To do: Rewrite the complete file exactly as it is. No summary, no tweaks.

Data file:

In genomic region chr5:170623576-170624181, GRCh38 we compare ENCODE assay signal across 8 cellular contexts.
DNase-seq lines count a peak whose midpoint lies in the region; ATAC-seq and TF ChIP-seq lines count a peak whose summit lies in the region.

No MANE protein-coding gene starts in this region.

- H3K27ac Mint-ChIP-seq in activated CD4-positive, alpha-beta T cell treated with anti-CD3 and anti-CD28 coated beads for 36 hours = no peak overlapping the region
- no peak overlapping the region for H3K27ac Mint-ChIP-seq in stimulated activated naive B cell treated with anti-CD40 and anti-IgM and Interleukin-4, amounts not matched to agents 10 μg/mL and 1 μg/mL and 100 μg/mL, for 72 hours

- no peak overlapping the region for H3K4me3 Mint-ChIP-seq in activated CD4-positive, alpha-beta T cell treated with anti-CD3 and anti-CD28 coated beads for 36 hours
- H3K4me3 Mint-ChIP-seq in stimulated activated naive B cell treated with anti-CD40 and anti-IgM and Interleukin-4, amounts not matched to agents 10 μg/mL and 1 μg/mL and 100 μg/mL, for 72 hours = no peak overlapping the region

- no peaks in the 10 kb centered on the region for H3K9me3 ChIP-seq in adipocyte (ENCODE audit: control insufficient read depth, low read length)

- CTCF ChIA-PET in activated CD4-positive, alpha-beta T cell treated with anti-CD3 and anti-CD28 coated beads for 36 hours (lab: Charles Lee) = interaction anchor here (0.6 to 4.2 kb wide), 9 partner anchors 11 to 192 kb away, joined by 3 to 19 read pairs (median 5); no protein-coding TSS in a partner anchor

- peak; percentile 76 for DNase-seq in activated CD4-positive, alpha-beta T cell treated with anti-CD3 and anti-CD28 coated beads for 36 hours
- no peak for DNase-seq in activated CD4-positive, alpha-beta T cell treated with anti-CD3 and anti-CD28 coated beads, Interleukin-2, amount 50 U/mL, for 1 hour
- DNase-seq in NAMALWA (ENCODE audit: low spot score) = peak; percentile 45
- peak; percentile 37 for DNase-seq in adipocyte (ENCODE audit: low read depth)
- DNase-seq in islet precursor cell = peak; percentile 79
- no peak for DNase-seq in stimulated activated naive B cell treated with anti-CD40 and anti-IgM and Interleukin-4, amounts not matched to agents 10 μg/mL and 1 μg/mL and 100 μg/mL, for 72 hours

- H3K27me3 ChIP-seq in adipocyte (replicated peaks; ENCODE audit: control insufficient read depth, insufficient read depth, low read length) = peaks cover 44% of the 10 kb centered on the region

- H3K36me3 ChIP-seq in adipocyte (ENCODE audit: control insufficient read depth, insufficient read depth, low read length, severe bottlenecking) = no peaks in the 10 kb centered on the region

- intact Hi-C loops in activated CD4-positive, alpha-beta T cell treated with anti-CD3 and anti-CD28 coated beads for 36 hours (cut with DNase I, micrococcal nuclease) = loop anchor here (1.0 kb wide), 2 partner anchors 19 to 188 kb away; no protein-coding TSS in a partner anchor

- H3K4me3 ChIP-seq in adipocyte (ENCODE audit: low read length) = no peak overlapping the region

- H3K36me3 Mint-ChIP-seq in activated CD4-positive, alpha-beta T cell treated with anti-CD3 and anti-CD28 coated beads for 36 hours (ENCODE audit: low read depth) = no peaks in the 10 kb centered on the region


In genomic region chr5:170623576-170624181, GRCh38 we compare ENCODE assay signal across 8 cellular contexts.
DNase-seq lines count a peak whose midpoint lies in the region; ATAC-seq and TF ChIP-seq lines count a peak whose summit lies in the region.

No MANE protein-coding gene starts in this region.

- H3K27ac Mint-ChIP-seq in activated CD4-positive, alpha-beta T cell treated with anti-CD3 and anti-CD28 coated beads for 36 hours = no peak overlapping the region
- no peak overlapping the region for H3K27ac Mint-ChIP-seq in stimulated activated naive B cell treated with anti-CD40 and anti-IgM and Interleukin-4, amounts not matched to agents 10 μg/mL and 1 μg/mL and 100 μg/mL, for 72 hours

- no peak overlapping the region for H3K4me3 Mint-ChIP-seq in activated CD4-positive, alpha-beta T cell treated with anti-CD3 and anti-CD28 coated beads for 36 hours
- H3K4me3 Mint-ChIP-seq in stimulated activated naive B cell treated with anti-CD40 and anti-IgM and Interleukin-4, amounts not matched to agents 10 μg/mL and 1 μg/mL and 100 μg/mL, for 72 hours = no peak overlapping the region

- no peaks in the 10 kb centered on the region for H3K9me3 ChIP-seq in adipocyte (ENCODE audit: control insufficient read depth, low read length)

- CTCF ChIA-PET in activated CD4-positive, alpha-beta T cell treated with anti-CD3 and anti-CD28 coated beads for 36 hours (lab: Charles Lee) = interaction anchor here (0.6 to 4.2 kb wide), 9 partner anchors 11 to 192 kb away, joined by 3 to 19 read pairs (median 5); no protein-coding TSS in a partner anchor

- peak; percentile 76 for DNase-seq in activated CD4-positive, alpha-beta T cell treated with anti-CD3 and anti-CD28 coated beads for 36 hours
- no peak for DNase-seq in activated CD4-positive, alpha-beta T cell treated with anti-CD3 and anti-CD28 coated beads, Interleukin-2, amount 50 U/mL, for 1 hour
- DNase-seq in NAMALWA (ENCODE audit: low spot score) = peak; percentile 45
- peak; percentile 37 for DNase-seq in adipocyte (ENCODE audit: low read depth)
- DNase-seq in islet precursor cell = peak; percentile 79
- no peak for DNase-seq in stimulated activated naive B cell treated with anti-CD40 and anti-IgM and Interleukin-4, amounts not matched to agents 10 μg/mL and 1 μg/mL and 100 μg/mL, for 72 hours

- H3K27me3 ChIP-seq in adipocyte (replicated peaks; ENCODE audit: control insufficient read depth, insufficient read depth, low read length) = peaks cover 44% of the 10 kb centered on the region

- H3K36me3 ChIP-seq in adipocyte (ENCODE audit: control insufficient read depth, insufficient read depth, low read length, severe bottlenecking) = no peaks in the 10 kb centered on the region

- intact Hi-C loops in activated CD4-positive, alpha-beta T cell treated with anti-CD3 and anti-CD28 coated beads for 36 hours (cut with DNase I, micrococcal nuclease) = loop anchor here (1.0 kb wide), 2 partner anchors 19 to 188 kb away; no protein-coding TSS in a partner anchor

- H3K4me3 ChIP-seq in adipocyte (ENCODE audit: low read length) = no peak overlapping the region

- H3K36me3 Mint-ChIP-seq in activated CD4-positive, alpha-beta T cell treated with anti-CD3 and anti-CD28 coated beads for 36 hours (ENCODE audit: low read depth) = no peaks in the 10 kb centered on the region